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  1. #1
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    Worth binding paramaters if using $_GET?

    Hi, if I'm using MySQLi, is there any benefit in using bind_param() if the variables are going to be pulled from $_GET? I understand the benefit of it reducing the SQL injection risk but surely if $_GET is getting the data from the URL then it won't mae any difference if I just input the data directly like below?

    PHP Code:

    $location 
    $_GET['location'];
    $position $_GET['position'];

    $result $db->query('SELECT * FROM jobBoard WHERE location='$location' AND position='$position);
            
    while(
    $row $result->fetch_assoc()){ ... } 

  • #2
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    You seem to be thinking that because it comes from the $_GET array that it's somehow magically safe.. it's not.
    See my new CodingForums Blog: http://www.codingforums.com/blogs/tangoforce/

    Many useful explanations and tips including: Cannot modify headers - already sent, The IE if (isset($_POST['submit'])) bug explained, unexpected T_CONSTANT_ENCAPSED_STRING, debugging tips and much more!

  • #3
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    I'm not. I mean that as it is clearly unsafe, is it worth using the binding method at all, as you could just be binding SQL injection

  • #4
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    Fou will be the better one to answer this but as I understand it, binding means that mysql is supposed to run the query and then grab the binded parameters and use them instead of using them in the query itself.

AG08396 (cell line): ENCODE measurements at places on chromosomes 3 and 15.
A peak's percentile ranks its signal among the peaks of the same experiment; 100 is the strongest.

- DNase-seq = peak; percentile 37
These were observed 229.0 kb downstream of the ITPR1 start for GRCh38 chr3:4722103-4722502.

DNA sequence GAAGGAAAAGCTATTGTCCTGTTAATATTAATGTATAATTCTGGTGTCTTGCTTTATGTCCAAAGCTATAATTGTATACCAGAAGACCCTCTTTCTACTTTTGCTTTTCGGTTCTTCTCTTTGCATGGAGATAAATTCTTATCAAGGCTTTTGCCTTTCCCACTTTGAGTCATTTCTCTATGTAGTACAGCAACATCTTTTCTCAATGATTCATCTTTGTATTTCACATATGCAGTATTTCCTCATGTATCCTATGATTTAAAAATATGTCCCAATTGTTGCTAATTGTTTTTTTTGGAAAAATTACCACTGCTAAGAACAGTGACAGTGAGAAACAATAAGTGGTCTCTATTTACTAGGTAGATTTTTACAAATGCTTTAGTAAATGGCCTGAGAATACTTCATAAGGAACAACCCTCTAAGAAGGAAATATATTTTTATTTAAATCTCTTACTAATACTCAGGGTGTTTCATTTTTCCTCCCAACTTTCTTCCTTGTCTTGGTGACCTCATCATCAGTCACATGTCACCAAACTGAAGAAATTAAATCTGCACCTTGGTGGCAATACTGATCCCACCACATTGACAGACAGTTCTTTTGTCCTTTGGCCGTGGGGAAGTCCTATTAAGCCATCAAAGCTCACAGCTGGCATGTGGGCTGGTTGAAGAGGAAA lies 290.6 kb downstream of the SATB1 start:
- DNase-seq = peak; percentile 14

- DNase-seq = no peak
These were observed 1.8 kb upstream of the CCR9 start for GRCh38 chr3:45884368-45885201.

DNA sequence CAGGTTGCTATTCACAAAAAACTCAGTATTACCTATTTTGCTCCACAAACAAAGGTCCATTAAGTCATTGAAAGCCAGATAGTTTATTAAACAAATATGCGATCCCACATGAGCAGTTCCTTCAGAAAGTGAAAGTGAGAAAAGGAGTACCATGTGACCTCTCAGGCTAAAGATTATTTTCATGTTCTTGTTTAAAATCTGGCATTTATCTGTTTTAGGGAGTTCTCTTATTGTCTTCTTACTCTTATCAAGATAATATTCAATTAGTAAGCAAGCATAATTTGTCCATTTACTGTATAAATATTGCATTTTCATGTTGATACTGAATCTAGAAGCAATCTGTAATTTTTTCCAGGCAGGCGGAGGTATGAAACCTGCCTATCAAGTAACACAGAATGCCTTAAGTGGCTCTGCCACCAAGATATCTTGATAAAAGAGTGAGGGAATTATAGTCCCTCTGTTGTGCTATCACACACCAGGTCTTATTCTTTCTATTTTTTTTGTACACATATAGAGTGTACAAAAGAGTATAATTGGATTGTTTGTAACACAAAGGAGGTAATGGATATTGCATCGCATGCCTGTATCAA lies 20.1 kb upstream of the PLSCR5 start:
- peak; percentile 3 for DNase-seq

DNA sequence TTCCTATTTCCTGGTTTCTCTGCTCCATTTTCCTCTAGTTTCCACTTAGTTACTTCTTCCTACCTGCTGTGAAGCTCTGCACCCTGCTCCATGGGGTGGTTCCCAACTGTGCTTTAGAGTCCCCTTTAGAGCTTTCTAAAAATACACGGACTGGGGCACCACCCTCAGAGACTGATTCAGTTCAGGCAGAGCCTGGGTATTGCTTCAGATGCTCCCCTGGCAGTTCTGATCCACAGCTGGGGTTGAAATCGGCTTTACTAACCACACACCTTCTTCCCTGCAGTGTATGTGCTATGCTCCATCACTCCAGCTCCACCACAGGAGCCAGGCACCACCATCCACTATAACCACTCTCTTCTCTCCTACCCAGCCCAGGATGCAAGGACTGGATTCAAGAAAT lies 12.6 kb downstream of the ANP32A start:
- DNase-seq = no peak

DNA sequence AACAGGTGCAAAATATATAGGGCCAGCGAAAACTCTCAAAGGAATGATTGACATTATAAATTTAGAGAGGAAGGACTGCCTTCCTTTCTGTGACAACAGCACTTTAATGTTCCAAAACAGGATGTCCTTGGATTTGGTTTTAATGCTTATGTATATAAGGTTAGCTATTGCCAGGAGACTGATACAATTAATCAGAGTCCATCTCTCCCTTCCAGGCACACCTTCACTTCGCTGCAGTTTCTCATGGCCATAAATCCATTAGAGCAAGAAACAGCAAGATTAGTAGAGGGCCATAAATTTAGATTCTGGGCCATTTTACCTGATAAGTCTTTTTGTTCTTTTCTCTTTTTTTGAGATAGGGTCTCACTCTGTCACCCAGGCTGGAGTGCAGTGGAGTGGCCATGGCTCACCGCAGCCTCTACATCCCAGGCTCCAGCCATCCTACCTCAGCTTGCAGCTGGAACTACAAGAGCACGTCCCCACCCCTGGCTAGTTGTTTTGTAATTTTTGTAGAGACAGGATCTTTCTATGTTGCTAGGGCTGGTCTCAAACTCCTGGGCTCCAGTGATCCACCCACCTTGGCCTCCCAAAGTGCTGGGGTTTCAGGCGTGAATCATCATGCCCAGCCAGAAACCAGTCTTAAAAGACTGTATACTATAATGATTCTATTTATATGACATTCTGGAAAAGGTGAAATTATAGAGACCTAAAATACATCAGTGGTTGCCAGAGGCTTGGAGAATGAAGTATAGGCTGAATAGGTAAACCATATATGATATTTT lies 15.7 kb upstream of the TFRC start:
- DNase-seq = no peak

Having reviewed my mysql logs I wasn't utterly convinced myself to be honest but all the php documentation shows to use binding and forget about it.

    There is always mysqli_real_escape_string() if you want to do it the old fashioned way..
    See my new CodingForums Blog: http://www.codingforums.com/blogs/tangoforce/

    Many useful explanations and tips including: Cannot modify headers - already sent, The IE if (isset($_POST['submit'])) bug explained, unexpected T_CONSTANT_ENCAPSED_STRING, debugging tips and much more!

  • #5
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    Ah ok, I think I can get my head around that. Thank you for the explanation

  • #6
    Master Coder felgall's Avatar
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    Quote Originally Posted by paddyfields View Post
    PHP Code:

    $location 
    $_GET['location'];
    $position $_GET['position']; 
    You should NEVER use code like that because now the local variables are tainted and you have no clear way to identify which variables are tainted and which are not.

    You should either sanitize or validate the $_GET values before moving them to local variables so that the local variables remain untainted. (Validate if the $_GET originated from user input in a form otherwise sanitize).

    Escaping is an output function that has nothing whatever to do with security - it simply ensures that when you jumble code and data together that the valid data isn't misinterpreted as code.

    You can't avoid jumbling data and code together when outputting HTML but you can with SQL (by using separate prepare and bind statements).
    Stephen
    Learn Modern JavaScript - http://javascriptexample.net/
    Helping others to solve their computer problem at http://www.felgall.com/

    Don't forget to start your JavaScript code with "use strict"; which makes it easier to find errors in your code.


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